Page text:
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People of the First Light: Wampanoag History - Primary Sources


Theme: The Peopling of America: Migration and Immigration
Topic: People of the First Light: Wampanoag History (Conflict and Contact with Early Settlers)
Date: November 4, 2004

Primary Sources from Partner Collections
Primary Sources from Local Archives and Collections
Additional Primary Sources Used in Content and Follow-up Sessions

Sources selected by John Grimes and annotated by SALEM in History staff.


Primary Sources from Partner Collections
*note: most of the images below can be viewed on ARTscape the Peabody Essex Museum website.

Unless otherwise noted, material below is quoted from: Uncommon Legacies: Native American Art from the Peabody Essex Museum, by John R. Grimes, Christian F. Feest, and Mary Lou Curran. NY: American Federation of Arts, New York in association with University of Washington Press, Seattle and London, 2002.

Possibly Pennacok or Penobscot artist
Burlwood cup
Birch or maple burlwood
late 18th – early 19th century
Peabody Essex Museum

“Native spirituality and folklore, so strongly associated with the landscape, were critical to Native cultural persistence in New England… This burlwood cup is representative of such persistence. It is an expression of conservatism, since, when it was made, commercial goods had already supplanted many types of Native – manufactured utensils and furnishings. It is pierced at its flat end, apparently so that it could be hung on a belt toggle, and was thus probably an accessory for a hunter or woodsman.” (96)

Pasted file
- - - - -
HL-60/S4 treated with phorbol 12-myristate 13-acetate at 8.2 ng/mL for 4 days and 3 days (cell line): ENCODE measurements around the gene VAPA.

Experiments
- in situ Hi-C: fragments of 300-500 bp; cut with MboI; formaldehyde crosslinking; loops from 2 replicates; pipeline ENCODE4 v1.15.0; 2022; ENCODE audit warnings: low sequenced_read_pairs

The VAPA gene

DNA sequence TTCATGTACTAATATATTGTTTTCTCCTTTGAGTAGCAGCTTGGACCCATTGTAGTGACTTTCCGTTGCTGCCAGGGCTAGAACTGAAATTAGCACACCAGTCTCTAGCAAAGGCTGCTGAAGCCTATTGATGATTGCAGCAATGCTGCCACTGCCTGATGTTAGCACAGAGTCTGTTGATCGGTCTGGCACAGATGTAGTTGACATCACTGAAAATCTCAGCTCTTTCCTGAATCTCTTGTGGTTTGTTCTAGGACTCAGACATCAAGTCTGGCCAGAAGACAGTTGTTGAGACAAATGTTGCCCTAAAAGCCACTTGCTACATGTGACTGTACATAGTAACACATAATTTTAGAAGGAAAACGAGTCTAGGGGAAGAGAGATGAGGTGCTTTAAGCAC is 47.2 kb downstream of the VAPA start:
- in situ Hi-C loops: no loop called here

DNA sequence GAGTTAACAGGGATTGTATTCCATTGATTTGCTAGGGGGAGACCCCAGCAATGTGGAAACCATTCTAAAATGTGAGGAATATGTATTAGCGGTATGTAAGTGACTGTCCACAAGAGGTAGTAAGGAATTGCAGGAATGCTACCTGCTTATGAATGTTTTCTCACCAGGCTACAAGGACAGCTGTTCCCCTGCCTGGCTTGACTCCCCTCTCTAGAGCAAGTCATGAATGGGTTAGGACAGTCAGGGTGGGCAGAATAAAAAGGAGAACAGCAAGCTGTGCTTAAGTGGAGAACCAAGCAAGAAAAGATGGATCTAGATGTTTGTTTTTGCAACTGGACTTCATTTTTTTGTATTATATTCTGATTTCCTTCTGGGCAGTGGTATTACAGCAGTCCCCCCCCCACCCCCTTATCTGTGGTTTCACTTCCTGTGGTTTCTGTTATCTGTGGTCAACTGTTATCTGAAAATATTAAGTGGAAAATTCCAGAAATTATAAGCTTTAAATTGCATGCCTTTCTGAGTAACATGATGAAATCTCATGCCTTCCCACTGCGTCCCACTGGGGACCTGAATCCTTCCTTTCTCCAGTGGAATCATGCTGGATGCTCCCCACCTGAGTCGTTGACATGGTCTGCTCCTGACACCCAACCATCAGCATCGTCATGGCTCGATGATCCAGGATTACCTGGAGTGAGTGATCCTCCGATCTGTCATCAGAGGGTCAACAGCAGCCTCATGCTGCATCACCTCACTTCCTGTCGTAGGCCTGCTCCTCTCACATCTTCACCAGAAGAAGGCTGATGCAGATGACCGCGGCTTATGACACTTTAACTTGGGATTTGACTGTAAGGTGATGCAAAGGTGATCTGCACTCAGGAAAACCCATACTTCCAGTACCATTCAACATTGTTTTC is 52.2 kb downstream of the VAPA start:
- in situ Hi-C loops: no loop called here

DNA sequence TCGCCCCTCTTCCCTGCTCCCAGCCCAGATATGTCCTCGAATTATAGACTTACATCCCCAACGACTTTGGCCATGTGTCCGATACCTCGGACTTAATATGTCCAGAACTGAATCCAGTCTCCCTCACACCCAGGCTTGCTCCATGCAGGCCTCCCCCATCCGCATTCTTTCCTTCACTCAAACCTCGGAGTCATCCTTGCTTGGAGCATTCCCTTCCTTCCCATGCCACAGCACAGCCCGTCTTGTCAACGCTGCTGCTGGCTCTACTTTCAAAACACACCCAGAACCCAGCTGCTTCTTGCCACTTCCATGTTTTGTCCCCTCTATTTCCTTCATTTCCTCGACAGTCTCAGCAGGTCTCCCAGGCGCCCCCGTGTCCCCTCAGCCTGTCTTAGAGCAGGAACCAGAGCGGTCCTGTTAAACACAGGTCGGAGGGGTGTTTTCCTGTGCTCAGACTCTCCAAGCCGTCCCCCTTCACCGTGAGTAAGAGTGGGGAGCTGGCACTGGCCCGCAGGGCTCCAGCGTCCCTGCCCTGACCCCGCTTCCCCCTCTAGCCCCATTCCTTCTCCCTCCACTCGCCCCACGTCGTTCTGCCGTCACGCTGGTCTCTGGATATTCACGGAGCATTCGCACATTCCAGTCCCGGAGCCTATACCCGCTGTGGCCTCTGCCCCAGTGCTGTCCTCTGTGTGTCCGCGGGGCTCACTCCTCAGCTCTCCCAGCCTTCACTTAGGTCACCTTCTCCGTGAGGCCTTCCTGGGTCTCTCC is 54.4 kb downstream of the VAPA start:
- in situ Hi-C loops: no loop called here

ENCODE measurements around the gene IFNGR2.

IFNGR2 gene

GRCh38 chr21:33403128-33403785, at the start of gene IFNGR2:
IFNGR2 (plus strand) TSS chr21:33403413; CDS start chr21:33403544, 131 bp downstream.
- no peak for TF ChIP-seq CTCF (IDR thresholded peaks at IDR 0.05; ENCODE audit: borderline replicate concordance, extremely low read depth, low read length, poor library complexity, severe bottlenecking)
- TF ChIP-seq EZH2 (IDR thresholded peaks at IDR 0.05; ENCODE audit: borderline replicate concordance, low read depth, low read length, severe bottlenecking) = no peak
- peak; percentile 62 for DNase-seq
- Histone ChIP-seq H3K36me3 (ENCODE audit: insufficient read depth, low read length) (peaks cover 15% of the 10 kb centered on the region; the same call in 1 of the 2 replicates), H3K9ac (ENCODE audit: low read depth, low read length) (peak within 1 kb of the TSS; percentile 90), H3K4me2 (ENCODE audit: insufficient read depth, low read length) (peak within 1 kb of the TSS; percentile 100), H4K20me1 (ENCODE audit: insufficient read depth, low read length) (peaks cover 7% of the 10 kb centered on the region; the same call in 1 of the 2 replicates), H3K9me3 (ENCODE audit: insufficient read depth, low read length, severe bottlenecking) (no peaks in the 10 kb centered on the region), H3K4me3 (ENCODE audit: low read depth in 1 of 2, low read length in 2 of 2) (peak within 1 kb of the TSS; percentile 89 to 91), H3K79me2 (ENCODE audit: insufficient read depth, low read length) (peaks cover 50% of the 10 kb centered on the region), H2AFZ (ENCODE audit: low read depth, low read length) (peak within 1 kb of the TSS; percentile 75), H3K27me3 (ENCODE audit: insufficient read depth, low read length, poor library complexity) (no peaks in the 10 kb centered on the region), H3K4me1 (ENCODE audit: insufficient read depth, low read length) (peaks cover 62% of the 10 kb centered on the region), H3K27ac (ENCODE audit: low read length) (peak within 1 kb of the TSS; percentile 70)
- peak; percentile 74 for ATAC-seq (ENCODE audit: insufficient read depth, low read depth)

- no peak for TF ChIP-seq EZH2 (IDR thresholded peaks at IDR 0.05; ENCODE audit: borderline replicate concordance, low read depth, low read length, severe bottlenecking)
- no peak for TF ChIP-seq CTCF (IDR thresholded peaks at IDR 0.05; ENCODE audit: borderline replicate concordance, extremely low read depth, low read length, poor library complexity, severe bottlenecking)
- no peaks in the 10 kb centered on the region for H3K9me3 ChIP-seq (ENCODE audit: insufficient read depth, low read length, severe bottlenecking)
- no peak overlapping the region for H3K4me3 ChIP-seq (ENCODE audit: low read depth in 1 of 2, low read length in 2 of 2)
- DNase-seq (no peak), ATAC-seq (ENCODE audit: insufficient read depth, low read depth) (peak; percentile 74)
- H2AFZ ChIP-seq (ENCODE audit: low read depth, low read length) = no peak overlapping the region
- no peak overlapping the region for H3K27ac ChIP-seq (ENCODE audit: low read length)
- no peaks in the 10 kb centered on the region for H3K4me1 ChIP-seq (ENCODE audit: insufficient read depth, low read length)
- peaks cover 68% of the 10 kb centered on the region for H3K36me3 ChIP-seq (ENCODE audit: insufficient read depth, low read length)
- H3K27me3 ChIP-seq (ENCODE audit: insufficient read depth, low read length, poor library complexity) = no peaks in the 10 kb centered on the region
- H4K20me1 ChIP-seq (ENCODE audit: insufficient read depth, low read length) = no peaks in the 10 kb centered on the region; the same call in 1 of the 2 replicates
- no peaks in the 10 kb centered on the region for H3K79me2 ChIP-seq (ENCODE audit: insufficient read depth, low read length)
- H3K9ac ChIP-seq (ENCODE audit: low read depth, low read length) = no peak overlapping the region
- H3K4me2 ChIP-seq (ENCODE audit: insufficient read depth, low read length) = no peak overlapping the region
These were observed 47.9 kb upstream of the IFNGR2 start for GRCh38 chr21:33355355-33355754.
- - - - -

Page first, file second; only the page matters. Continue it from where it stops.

Northeastern Artist
Bowl in Burled Wood
19th century
Burled wood
Peabody Essex Museum

"The rich and turbulent grain of the wood is beautifully enhanced by the simple design and confident carving of the bowl."
Quoted from: Monroe, Dan L., et. al. Gifts of the Spirit: Works by Nineteenth-Century & Contemporary Native American Artists: 14 November 1996 - 18 May 1997. Salem, MA: Peabody Essex Museum, 1996; 100.

 

 

Probably Iroquois (Handenosaunee) artist
Wampum belt
Shells and leather
18th Century
Peabody Essex Museum

“Wampum are cylindrical shell beads, typically about one Quarter inch in length and one eighth inch in diameter. Wampum beads are white or purple, with the white made from the interior column of the Atlantic whelk shell and the purple made from that of the quahog…. The more important use of wampum was as a symbolic and documentary medium. Among the Iroquois, wampum strings functioned as mnemonies for reciting ritual speeches, while belts of wampum solemnized intertribal communiqués and commemorated councils and treaties” (103)


“Belts made mainly from white beads suggest cordial diplomacy, while those that made extensive use of purple (sometimes referred to as “black” beads) have more sober connotations. The meaning of the belt shown here, which is predominantly purple with ten white cross-filled hexagons, is now lost, but it bears faint traces of red paint on some of the beads and fringe. Belts marked with red were understood as a call to war.” (105)

 

Pawtucket artist
Bear Sculpture
16th Century
Basalt
Peabody Essex Museum

"This sculpture was probably created in what is now Salem, Massachusetts, in the decades shortly before the arrival of Europeans. Highly animated despite its simple form, the sculpture likely represents a clan protector or ancestor." (89)